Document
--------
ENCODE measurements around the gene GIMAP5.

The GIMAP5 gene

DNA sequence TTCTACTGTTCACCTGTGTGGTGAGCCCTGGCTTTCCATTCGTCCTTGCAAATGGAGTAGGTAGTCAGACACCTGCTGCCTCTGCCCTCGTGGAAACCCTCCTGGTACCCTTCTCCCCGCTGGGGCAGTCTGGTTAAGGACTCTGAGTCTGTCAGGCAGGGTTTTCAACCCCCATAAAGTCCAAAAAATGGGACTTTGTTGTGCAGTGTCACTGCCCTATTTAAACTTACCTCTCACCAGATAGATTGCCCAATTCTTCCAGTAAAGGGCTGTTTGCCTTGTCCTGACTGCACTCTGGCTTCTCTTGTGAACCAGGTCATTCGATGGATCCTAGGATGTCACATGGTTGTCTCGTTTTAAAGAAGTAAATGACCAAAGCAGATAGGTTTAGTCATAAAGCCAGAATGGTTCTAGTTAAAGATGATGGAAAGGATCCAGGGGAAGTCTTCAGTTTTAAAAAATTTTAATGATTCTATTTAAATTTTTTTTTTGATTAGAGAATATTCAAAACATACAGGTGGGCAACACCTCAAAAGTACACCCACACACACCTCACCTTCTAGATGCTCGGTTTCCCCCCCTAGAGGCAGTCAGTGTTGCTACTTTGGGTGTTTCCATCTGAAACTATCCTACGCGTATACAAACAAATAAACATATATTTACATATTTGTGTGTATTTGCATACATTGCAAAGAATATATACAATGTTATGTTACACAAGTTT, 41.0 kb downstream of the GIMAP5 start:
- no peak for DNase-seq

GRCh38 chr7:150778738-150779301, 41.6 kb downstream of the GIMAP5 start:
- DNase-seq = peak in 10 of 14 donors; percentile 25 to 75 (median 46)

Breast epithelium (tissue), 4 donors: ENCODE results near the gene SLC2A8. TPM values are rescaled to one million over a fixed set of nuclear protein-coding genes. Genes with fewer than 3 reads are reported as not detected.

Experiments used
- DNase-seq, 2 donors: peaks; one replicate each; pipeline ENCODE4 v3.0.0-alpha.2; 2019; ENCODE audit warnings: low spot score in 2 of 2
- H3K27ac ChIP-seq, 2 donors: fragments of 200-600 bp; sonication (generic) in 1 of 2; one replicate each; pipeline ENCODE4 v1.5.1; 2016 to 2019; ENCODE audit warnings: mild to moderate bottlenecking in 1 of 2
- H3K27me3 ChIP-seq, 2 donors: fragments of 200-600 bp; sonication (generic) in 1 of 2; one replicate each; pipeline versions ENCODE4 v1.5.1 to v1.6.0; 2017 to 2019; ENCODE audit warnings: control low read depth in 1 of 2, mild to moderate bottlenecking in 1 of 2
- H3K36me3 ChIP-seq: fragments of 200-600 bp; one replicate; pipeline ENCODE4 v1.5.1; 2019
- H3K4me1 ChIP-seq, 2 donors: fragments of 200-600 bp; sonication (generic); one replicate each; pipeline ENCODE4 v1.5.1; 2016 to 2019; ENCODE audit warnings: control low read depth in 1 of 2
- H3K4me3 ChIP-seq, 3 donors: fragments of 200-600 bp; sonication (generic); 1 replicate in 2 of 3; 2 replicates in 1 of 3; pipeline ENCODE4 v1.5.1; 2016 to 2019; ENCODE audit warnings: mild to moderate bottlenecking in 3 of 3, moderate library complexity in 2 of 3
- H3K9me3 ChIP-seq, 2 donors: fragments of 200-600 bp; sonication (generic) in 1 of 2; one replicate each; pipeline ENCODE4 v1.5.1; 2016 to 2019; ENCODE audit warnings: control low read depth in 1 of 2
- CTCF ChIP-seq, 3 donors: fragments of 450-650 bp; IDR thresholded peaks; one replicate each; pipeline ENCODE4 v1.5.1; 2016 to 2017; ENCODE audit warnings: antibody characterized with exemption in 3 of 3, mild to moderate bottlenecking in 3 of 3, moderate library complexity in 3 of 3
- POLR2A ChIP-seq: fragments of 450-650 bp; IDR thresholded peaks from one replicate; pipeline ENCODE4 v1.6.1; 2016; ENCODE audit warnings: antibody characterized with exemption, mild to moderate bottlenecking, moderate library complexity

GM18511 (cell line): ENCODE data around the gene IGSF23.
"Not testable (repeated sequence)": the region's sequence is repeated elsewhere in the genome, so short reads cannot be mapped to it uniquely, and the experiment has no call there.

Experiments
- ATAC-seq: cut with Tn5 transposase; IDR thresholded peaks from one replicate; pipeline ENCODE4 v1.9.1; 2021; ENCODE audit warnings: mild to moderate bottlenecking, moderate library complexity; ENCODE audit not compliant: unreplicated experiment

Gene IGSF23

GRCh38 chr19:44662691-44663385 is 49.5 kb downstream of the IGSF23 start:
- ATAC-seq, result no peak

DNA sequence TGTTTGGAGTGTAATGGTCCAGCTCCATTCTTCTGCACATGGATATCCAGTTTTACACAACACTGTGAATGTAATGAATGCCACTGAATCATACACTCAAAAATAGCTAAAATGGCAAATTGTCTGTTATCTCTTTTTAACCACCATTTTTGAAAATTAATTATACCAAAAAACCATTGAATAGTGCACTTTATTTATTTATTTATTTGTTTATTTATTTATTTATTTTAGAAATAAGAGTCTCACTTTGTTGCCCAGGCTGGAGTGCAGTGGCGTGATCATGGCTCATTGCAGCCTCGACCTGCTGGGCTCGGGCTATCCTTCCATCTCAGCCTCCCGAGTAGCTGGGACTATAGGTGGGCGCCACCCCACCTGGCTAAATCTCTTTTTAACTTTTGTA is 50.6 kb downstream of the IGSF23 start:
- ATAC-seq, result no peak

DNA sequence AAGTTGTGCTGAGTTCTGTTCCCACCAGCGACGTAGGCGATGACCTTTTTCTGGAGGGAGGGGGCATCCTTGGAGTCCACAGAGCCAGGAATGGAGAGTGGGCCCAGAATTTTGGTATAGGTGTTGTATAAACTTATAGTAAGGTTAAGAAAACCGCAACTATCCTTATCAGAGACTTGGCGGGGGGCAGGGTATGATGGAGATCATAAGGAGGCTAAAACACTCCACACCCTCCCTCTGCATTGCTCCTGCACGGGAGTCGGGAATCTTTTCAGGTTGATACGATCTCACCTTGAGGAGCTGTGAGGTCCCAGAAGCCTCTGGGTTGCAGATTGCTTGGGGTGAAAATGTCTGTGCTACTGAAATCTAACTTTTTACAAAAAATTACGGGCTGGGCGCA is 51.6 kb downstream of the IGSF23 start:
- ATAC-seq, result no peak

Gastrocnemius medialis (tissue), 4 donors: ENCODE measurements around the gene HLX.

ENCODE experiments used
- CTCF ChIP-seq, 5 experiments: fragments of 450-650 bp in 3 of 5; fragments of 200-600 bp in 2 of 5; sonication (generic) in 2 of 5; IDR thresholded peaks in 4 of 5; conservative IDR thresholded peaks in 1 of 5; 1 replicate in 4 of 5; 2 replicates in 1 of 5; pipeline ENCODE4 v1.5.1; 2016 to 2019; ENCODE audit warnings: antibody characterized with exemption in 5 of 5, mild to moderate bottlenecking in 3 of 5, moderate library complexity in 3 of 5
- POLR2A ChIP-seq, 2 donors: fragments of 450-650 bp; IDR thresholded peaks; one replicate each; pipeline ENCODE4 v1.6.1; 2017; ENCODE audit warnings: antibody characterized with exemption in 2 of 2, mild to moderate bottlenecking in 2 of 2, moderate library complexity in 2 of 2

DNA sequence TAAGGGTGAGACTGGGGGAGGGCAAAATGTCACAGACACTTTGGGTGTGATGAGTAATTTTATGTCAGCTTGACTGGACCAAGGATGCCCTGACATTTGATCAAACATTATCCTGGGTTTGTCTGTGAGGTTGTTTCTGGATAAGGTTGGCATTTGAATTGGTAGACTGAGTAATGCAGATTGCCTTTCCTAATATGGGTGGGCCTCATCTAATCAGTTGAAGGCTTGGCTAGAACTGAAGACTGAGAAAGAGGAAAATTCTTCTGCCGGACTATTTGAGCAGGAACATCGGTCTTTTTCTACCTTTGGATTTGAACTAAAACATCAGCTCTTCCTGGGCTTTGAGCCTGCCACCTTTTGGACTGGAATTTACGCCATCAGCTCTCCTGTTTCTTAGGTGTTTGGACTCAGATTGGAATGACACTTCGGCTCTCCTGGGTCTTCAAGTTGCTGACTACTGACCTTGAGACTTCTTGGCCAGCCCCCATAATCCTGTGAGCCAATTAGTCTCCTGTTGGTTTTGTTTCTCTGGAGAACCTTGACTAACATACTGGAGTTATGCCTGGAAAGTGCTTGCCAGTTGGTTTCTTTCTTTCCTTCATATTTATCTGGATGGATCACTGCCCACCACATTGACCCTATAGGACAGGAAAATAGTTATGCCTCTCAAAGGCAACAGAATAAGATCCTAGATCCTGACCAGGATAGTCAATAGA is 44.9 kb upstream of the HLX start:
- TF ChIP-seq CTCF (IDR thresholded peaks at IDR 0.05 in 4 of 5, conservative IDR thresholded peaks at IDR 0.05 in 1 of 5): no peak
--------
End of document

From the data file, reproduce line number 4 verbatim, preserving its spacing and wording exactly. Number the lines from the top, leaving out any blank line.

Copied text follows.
- no peak for DNase-seq